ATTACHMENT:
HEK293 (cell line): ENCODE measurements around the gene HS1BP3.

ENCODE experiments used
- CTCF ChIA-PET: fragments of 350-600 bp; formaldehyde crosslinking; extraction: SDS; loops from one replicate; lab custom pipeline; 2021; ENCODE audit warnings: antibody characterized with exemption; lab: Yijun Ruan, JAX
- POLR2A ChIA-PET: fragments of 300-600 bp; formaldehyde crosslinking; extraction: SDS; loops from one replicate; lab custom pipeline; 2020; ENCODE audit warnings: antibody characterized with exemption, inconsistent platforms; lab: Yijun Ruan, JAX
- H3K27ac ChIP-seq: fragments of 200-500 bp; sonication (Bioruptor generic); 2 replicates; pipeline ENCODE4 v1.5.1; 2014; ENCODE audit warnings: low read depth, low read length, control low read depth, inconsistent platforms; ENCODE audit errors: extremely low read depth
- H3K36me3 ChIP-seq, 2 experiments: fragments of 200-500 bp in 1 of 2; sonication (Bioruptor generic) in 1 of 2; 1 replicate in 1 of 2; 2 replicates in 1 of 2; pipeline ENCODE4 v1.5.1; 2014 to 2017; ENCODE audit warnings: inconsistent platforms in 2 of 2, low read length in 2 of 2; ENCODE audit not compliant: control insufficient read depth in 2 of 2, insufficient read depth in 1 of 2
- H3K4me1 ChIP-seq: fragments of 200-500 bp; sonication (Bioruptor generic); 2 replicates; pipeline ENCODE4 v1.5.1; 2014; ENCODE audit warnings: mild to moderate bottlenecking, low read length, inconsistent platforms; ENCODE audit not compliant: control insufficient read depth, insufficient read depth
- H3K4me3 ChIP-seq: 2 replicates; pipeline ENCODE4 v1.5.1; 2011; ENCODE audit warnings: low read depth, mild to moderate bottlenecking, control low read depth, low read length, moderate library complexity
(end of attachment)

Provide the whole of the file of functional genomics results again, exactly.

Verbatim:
HEK293 (cell line): ENCODE measurements around the gene HS1BP3.

ENCODE experiments used
- CTCF ChIA-PET: fragments of 350-600 bp; formaldehyde crosslinking; extraction: SDS; loops from one replicate; lab custom pipeline; 2021; ENCODE audit warnings: antibody characterized with exemption; lab: Yijun Ruan, JAX
- POLR2A ChIA-PET: fragments of 300-600 bp; formaldehyde crosslinking; extraction: SDS; loops from one replicate; lab custom pipeline; 2020; ENCODE audit warnings: antibody characterized with exemption, inconsistent platforms; lab: Yijun Ruan, JAX
- H3K27ac ChIP-seq: fragments of 200-500 bp; sonication (Bioruptor generic); 2 replicates; pipeline ENCODE4 v1.5.1; 2014; ENCODE audit warnings: low read depth, low read length, control low read depth, inconsistent platforms; ENCODE audit errors: extremely low read depth
- H3K36me3 ChIP-seq, 2 experiments: fragments of 200-500 bp in 1 of 2; sonication (Bioruptor generic) in 1 of 2; 1 replicate in 1 of 2; 2 replicates in 1 of 2; pipeline ENCODE4 v1.5.1; 2014 to 2017; ENCODE audit warnings: inconsistent platforms in 2 of 2, low read length in 2 of 2; ENCODE audit not compliant: control insufficient read depth in 2 of 2, insufficient read depth in 1 of 2
- H3K4me1 ChIP-seq: fragments of 200-500 bp; sonication (Bioruptor generic); 2 replicates; pipeline ENCODE4 v1.5.1; 2014; ENCODE audit warnings: mild to moderate bottlenecking, low read length, inconsistent platforms; ENCODE audit not compliant: control insufficient read depth, insufficient read depth
- H3K4me3 ChIP-seq: 2 replicates; pipeline ENCODE4 v1.5.1; 2011; ENCODE audit warnings: low read depth, mild to moderate bottlenecking, control low read depth, low read length, moderate library complexity